Digital nabs 77% of classified sales, says study
In the first known effort to produce a bottoms-up estimate of the scope of the global classified business, the Advanced Interactive Media Group said the digital media are capturing $56.8 billion of the $92.1 billion in classified revenues being generated this year. That means 77% of the dollars generated in the classified marketplace have forsaken print for web and mobile platforms.
Classified revenues include not only the fees traditionally charged to place want-ads but also banner advertising sold on free classified sites and revenue shares collected by sites like AirBNB.Com.
The shift from print to digital remarkably similar across the world, according to the study. As illustrated in the table below, the digital media this year are capturing 77% of the $31.6 billion in classified revenues in the United States. The percentages are nearly identical in three of the next four largest classified markets: China, the United Kingdom and Germany. The only outlier is Brazil, where the AIM Group says 90% of classified sales are digital. (The study is available here for $1,795.)
The migration of classified advertising away from print is a major reason why the revenues of the U.S. newspaper industry plunged from $57.4 billion in 2003 to $37.6 billion in 2013 (further details here). With nearly all publicly held newspaper publishers reporting revenue declines throughout this year, the industry’s sales are headed even lower in 2014.
To put the significance of classified advertising at newspapers in perspective, consider this: As recently as 2000, want-ads for cars, apartments, jobs, sofas and puppies produced $19.6 billion in sales for newspapers, representing 40% of their advertising revenues, according to the Newspaper Association of America. In 2013, the industry collectively sold $4.1 billion in classifieds, which came to less than 18% of its diminished ad base.
The 78.8% drop in this key revenue category for newspapers occurred because consumers and advertisers alike have embraced the convenience, targetability and efficiency of digital classified environments, which offer comprehensive, easily searchable and low- or no-price listings.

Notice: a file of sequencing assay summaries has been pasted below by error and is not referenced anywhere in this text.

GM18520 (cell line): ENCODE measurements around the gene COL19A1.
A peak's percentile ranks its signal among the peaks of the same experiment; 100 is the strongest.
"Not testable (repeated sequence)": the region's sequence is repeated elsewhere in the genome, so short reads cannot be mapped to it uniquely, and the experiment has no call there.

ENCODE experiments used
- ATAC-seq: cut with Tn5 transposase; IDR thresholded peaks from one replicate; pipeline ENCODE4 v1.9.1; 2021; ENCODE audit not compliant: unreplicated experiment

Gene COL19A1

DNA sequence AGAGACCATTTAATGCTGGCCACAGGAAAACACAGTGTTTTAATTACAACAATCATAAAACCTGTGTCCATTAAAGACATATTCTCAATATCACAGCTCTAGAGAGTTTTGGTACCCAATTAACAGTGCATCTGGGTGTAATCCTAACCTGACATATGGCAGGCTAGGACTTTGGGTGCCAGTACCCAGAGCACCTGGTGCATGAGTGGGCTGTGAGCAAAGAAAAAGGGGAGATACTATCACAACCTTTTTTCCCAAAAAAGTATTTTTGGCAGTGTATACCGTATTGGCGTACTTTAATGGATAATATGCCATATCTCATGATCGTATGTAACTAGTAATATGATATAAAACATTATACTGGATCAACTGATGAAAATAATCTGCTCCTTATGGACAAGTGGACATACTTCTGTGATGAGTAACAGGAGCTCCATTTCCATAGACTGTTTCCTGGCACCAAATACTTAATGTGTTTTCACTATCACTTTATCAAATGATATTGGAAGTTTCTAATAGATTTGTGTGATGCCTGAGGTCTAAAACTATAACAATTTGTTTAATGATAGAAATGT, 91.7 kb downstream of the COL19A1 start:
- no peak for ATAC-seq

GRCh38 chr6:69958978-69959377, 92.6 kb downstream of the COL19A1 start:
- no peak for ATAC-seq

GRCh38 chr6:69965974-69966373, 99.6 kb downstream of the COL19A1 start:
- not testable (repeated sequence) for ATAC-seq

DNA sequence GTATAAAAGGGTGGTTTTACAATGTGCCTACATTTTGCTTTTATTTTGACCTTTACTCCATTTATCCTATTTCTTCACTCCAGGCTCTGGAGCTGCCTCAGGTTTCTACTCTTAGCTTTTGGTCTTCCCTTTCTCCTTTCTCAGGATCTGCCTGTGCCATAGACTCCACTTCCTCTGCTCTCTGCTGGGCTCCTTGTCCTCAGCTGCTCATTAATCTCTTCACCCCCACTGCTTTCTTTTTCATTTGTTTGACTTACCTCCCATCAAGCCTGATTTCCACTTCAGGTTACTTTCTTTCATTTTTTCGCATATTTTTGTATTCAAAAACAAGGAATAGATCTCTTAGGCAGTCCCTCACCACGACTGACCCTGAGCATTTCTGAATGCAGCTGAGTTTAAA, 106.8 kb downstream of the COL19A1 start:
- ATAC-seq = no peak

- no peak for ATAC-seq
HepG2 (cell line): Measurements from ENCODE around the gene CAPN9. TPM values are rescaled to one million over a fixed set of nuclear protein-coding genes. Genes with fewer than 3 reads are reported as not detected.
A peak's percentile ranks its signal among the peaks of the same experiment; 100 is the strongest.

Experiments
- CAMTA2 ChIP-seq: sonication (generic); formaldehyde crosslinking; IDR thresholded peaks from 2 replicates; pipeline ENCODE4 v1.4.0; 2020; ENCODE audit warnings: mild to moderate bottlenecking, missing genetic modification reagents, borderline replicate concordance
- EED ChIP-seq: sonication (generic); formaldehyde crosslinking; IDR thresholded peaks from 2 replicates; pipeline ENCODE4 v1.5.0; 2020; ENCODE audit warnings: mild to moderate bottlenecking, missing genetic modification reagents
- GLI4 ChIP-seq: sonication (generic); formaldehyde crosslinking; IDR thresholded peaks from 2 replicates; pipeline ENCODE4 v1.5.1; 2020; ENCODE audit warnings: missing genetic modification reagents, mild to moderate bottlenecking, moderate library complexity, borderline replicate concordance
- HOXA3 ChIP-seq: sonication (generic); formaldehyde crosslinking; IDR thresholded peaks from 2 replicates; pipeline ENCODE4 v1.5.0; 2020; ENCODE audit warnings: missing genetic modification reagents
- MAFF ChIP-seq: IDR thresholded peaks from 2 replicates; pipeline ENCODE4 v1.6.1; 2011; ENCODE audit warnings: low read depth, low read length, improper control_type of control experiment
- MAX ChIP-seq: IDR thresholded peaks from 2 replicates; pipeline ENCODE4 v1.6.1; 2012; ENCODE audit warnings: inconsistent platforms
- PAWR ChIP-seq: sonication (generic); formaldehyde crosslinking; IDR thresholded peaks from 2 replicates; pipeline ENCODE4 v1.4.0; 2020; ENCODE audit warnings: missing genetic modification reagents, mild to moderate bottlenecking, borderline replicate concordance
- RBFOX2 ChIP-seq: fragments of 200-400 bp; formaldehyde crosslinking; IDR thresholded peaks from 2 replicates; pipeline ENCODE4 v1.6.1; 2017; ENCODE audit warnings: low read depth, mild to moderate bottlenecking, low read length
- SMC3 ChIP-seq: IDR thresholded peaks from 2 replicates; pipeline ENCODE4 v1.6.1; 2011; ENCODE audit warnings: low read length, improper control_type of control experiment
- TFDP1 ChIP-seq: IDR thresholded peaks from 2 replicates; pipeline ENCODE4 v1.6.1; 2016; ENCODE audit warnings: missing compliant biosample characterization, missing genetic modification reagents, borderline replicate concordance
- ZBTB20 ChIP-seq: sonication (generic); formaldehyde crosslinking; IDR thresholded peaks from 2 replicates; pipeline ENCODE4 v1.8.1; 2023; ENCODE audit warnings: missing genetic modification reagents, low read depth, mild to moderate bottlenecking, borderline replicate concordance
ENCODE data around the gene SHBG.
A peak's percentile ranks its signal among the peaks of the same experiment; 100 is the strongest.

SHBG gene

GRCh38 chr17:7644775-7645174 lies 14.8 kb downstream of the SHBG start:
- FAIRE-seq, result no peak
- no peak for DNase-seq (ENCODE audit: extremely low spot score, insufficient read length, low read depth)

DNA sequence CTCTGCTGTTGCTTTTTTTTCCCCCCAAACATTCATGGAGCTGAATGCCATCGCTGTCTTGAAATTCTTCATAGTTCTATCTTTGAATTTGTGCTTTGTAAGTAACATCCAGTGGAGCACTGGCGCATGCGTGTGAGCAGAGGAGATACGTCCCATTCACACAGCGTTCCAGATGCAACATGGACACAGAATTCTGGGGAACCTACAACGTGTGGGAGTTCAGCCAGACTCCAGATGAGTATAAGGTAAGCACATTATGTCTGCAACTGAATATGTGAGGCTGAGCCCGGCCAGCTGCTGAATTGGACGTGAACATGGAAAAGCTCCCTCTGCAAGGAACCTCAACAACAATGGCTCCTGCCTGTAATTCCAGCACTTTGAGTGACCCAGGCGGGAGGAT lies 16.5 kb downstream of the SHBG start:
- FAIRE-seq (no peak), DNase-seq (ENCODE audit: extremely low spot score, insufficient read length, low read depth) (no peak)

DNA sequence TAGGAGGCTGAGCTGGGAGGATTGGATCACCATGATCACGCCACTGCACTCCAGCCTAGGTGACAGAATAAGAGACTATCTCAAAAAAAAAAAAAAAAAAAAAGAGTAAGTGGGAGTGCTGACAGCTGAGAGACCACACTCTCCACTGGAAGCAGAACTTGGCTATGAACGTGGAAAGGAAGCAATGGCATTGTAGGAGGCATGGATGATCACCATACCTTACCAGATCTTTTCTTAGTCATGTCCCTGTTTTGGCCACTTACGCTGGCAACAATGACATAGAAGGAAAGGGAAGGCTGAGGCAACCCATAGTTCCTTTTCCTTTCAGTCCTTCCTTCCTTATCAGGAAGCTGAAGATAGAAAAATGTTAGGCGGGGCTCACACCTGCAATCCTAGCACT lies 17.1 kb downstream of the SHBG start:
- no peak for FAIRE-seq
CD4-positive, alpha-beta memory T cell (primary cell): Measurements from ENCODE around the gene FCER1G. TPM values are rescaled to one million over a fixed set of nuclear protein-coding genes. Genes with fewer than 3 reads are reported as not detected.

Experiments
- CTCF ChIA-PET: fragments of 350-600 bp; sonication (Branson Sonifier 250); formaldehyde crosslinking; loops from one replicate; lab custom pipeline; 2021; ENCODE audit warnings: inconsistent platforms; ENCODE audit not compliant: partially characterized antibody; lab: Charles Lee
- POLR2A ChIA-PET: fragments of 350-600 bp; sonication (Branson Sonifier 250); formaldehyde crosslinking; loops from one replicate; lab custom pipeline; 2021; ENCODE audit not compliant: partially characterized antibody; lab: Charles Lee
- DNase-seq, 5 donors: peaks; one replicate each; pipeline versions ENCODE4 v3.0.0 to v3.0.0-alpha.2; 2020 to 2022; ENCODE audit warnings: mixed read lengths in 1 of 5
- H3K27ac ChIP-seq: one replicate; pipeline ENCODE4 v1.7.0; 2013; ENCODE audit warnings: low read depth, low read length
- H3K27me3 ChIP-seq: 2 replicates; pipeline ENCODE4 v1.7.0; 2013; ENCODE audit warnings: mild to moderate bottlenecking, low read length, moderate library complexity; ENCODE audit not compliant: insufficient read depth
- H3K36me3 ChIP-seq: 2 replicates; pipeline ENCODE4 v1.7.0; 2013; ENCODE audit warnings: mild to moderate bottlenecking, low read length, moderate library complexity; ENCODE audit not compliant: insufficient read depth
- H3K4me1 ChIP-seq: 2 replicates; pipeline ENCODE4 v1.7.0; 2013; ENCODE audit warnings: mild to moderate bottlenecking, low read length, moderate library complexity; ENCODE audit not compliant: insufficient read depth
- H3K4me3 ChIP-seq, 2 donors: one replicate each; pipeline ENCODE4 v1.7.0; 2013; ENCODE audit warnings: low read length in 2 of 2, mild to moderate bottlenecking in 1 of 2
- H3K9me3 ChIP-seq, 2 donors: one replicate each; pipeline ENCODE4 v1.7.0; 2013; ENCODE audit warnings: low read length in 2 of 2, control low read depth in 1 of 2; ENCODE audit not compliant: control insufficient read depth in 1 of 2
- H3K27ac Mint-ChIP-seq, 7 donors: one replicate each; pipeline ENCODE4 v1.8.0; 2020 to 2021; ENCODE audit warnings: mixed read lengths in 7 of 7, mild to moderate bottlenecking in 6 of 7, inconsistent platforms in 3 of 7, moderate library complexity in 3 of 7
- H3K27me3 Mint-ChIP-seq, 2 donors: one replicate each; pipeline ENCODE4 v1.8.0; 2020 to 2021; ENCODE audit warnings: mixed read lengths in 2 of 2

Digital publishing has enabled whole new categories of classified verticals that were unthinkable in the age of print, said Peter Zollman, the founder of AIM Group (formerly known as Classified Intelligence). In addition to specialized sites where you can hunt for homes, cars and jobs, the digital media offer marketplaces ranging from free stuff at Craigslist.Com to vacation rentals at AirBNB to a job site for anesthesiologists called GasWorks.Com.
Advertisers are particularly jazzed about the low cost of digital classified advertising, as compared with the hundreds of dollars newspapers used to charge for three lines of agate type to fill a secretarial position or hire a car salesman.
“Digital classifieds are priced much lower than the equivalent before digital,” said Zollman in an email. “And many millions of ads are posted every day for free, with sites making their money on upsells, adjacent banner ads, sales of Big Data and lots of other revenue streams.”
Thanks to the economies of do-it-yourself ad creation and the scale enabled by digital publishing, even free sites can produce eye-popping profits.
In a research report earlier this year, Zollman estimated that Craigslist, which most people think of as being free, will generate some $335 million in revenue this year with pre-tax profits north of 80%. The site, which employs only about 40 individuals, charges for recruitment and real estate in certain markets (though they are free in others) and also requires auto dealers to pay $5 for every vehicle that they list.
By turning classifieds into an attractive form of user-generated content, digital sites have created a win-win proposition for consumers and advertisers. The only losers are the newspapers, which concentrated on preserving the high-price ads that once produced such rich, reliable and profitable revenue streams for them.
As but one example of publishers failing to wise up the ways of the web, the Boston Globe in the 1990s turned down an opportunity to invest in the nascent Monster.Com because its managers didn't want low-priced web advertising to cannibalize their lucrative print recruitment business.